profit-margins ratio

(redirected from profit-to-sales ratio)

profit-margins ratio

or

profit-to-sales ratio

a measure of a firm's PROFIT MARGINS, which expresses the firm's PROFITS as a percentage of its SALES REVENUE. Competitive pressure on selling prices or cost increases serve to squeeze profit margins and affect profits. The profit-margins ratio has a significant impact upon a firm's RETURN ON CAPITAL EMPLOYED.
References in periodicals archive ?
The company also had a strong net profit-to-sales ratio.
Hitachi surged 22 yen or 5.5 percent to 425 yen on optimism for its cost-cutting measures following a report the company plans to raise its operating profit-to-sales ratio to above 10 percent.
Annual profits fell by a staggering -69.0%, with profit-to-sales ratio falling to just 1.4%, the lowest in at least 8 years.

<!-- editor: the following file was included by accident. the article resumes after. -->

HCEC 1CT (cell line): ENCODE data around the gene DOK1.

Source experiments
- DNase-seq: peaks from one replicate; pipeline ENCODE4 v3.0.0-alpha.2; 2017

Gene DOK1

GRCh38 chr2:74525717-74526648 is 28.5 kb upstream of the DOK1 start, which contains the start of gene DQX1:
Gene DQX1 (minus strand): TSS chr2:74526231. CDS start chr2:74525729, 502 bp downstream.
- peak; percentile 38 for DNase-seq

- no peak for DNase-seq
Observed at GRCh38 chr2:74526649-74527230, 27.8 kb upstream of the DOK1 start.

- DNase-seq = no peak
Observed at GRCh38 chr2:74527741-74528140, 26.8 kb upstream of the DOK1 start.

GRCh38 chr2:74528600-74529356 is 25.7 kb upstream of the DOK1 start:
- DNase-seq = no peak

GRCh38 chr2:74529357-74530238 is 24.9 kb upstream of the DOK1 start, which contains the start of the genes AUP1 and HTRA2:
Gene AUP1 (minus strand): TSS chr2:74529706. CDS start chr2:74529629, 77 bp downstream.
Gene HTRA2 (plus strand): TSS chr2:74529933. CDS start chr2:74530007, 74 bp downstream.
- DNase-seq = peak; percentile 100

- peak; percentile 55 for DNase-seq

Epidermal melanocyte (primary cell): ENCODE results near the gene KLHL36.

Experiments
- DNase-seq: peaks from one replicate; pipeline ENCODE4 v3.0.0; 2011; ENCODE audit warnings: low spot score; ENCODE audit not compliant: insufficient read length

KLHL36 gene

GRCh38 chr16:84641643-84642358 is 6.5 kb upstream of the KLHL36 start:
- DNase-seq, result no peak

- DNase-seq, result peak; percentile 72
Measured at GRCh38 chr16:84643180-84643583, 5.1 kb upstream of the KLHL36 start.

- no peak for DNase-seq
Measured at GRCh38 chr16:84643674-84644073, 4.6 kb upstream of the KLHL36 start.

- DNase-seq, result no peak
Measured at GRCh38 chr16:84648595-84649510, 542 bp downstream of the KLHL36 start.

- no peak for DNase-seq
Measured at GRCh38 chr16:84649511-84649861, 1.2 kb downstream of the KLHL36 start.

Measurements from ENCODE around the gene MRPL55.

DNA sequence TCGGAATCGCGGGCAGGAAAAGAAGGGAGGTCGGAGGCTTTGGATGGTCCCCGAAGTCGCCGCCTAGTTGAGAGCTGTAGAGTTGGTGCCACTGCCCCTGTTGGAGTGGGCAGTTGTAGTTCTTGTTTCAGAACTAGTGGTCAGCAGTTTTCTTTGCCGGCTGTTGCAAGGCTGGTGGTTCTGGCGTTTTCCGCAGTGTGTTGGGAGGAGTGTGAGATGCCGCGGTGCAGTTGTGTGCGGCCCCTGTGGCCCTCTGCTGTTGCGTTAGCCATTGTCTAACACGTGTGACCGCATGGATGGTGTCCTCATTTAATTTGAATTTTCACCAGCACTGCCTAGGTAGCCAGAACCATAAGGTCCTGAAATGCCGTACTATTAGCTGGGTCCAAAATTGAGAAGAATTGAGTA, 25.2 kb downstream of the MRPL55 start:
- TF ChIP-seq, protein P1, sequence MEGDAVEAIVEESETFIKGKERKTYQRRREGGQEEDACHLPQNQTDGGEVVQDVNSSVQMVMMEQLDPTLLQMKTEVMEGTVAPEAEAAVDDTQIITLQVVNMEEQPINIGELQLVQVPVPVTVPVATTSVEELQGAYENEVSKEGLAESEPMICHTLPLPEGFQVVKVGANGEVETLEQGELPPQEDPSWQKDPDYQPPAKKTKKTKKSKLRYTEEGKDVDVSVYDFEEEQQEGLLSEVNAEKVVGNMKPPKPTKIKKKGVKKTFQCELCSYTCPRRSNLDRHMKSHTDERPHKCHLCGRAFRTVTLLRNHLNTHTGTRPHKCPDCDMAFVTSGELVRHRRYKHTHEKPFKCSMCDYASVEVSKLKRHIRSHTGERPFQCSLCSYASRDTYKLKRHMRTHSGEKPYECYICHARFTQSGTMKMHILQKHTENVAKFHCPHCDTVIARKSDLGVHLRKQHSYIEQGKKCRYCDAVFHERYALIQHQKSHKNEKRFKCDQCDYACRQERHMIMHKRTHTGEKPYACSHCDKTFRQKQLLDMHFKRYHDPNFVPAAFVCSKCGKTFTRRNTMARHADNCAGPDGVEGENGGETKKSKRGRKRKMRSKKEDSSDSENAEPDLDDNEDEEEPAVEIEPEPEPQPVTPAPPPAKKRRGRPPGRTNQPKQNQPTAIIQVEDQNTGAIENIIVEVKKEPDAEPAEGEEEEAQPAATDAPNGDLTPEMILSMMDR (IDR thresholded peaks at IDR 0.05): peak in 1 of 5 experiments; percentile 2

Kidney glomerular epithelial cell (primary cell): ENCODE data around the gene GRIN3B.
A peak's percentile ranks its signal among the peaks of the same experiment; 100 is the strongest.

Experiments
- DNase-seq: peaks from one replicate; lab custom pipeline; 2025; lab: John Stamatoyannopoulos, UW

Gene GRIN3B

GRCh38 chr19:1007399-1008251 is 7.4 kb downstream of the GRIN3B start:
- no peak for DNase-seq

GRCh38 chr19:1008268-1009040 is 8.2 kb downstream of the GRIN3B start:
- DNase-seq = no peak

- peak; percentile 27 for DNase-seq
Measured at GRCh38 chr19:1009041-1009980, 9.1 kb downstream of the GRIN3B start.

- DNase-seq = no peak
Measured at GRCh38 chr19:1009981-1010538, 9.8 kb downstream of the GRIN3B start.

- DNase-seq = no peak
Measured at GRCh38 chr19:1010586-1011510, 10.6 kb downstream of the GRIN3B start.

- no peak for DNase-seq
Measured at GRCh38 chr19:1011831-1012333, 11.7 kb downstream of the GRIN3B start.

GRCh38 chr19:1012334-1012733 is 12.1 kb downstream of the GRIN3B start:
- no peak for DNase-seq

Mitsukoshi also hopes to cut its debt by 36 billion yen (US$258.8 million) to 100 billion yen, boost its operating profit-to-sales ratio to 2.5 per cent from the 0.56 per cent in fiscal 1997, and increase operating profits.
Manufacturing profits were expected to recover more strongly than non-manufacturing, with the current profit-to-sales ratio stabilising at around 2.8 for FY 1993 as a whole (compared with a peak of 5.8 in 1989).
Through the merger, Yamanouchi and Fujisawa aim to achieve a ''midterm goal'' of more than 1 trillion yen in annual pharmaceutical sales with an operating profit-to-sales ratio of around 25%.
Under the plan, the company aims for annual sales of 100 billion yen, an operating profit-to-sales ratio of more than 30% and an average annual growth rate of 15% in operating profit by the final year.
Simple cost-to-sales and profit-to-sales ratios can be misleading because implicit in such ratios is the assumption of a constant returns to scale production function.